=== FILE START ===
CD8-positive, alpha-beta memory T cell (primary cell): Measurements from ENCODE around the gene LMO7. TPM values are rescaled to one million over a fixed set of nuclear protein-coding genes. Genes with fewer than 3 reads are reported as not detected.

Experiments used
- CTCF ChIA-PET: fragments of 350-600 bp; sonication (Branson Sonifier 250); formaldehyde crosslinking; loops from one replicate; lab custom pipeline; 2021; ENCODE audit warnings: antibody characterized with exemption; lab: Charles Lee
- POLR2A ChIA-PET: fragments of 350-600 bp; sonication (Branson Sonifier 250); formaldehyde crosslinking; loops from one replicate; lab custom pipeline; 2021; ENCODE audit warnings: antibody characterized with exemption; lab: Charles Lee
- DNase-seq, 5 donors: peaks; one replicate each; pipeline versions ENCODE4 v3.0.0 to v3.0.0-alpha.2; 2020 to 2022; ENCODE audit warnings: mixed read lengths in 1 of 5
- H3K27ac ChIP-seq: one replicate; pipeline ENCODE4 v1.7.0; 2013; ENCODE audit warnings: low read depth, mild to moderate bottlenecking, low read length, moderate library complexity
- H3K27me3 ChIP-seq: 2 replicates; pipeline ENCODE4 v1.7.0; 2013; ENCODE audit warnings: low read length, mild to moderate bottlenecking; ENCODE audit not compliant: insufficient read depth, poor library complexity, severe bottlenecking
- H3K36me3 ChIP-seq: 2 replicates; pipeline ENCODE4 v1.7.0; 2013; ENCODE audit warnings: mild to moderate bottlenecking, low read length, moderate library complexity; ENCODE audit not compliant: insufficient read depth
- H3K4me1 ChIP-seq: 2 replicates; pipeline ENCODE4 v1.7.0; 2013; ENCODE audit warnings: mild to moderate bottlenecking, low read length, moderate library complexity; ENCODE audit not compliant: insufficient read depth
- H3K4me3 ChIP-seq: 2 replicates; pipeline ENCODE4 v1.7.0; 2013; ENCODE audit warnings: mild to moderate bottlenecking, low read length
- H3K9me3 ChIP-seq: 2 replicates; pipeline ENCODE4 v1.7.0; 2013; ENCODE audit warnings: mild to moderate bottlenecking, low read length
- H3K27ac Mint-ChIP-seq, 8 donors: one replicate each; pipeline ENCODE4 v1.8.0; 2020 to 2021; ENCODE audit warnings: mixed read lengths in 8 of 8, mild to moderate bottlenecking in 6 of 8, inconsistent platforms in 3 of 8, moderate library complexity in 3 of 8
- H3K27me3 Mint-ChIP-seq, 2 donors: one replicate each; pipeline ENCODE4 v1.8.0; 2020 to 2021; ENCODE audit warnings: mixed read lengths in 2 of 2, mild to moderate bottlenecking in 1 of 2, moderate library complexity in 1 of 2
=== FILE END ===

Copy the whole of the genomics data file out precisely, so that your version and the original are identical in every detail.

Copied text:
CD8-positive, alpha-beta memory T cell (primary cell): Measurements from ENCODE around the gene LMO7. TPM values are rescaled to one million over a fixed set of nuclear protein-coding genes. Genes with fewer than 3 reads are reported as not detected.

Experiments used
- CTCF ChIA-PET: fragments of 350-600 bp; sonication (Branson Sonifier 250); formaldehyde crosslinking; loops from one replicate; lab custom pipeline; 2021; ENCODE audit warnings: antibody characterized with exemption; lab: Charles Lee
- POLR2A ChIA-PET: fragments of 350-600 bp; sonication (Branson Sonifier 250); formaldehyde crosslinking; loops from one replicate; lab custom pipeline; 2021; ENCODE audit warnings: antibody characterized with exemption; lab: Charles Lee
- DNase-seq, 5 donors: peaks; one replicate each; pipeline versions ENCODE4 v3.0.0 to v3.0.0-alpha.2; 2020 to 2022; ENCODE audit warnings: mixed read lengths in 1 of 5
- H3K27ac ChIP-seq: one replicate; pipeline ENCODE4 v1.7.0; 2013; ENCODE audit warnings: low read depth, mild to moderate bottlenecking, low read length, moderate library complexity
- H3K27me3 ChIP-seq: 2 replicates; pipeline ENCODE4 v1.7.0; 2013; ENCODE audit warnings: low read length, mild to moderate bottlenecking; ENCODE audit not compliant: insufficient read depth, poor library complexity, severe bottlenecking
- H3K36me3 ChIP-seq: 2 replicates; pipeline ENCODE4 v1.7.0; 2013; ENCODE audit warnings: mild to moderate bottlenecking, low read length, moderate library complexity; ENCODE audit not compliant: insufficient read depth
- H3K4me1 ChIP-seq: 2 replicates; pipeline ENCODE4 v1.7.0; 2013; ENCODE audit warnings: mild to moderate bottlenecking, low read length, moderate library complexity; ENCODE audit not compliant: insufficient read depth
- H3K4me3 ChIP-seq: 2 replicates; pipeline ENCODE4 v1.7.0; 2013; ENCODE audit warnings: mild to moderate bottlenecking, low read length
- H3K9me3 ChIP-seq: 2 replicates; pipeline ENCODE4 v1.7.0; 2013; ENCODE audit warnings: mild to moderate bottlenecking, low read length
- H3K27ac Mint-ChIP-seq, 8 donors: one replicate each; pipeline ENCODE4 v1.8.0; 2020 to 2021; ENCODE audit warnings: mixed read lengths in 8 of 8, mild to moderate bottlenecking in 6 of 8, inconsistent platforms in 3 of 8, moderate library complexity in 3 of 8
- H3K27me3 Mint-ChIP-seq, 2 donors: one replicate each; pipeline ENCODE4 v1.8.0; 2020 to 2021; ENCODE audit warnings: mixed read lengths in 2 of 2, mild to moderate bottlenecking in 1 of 2, moderate library complexity in 1 of 2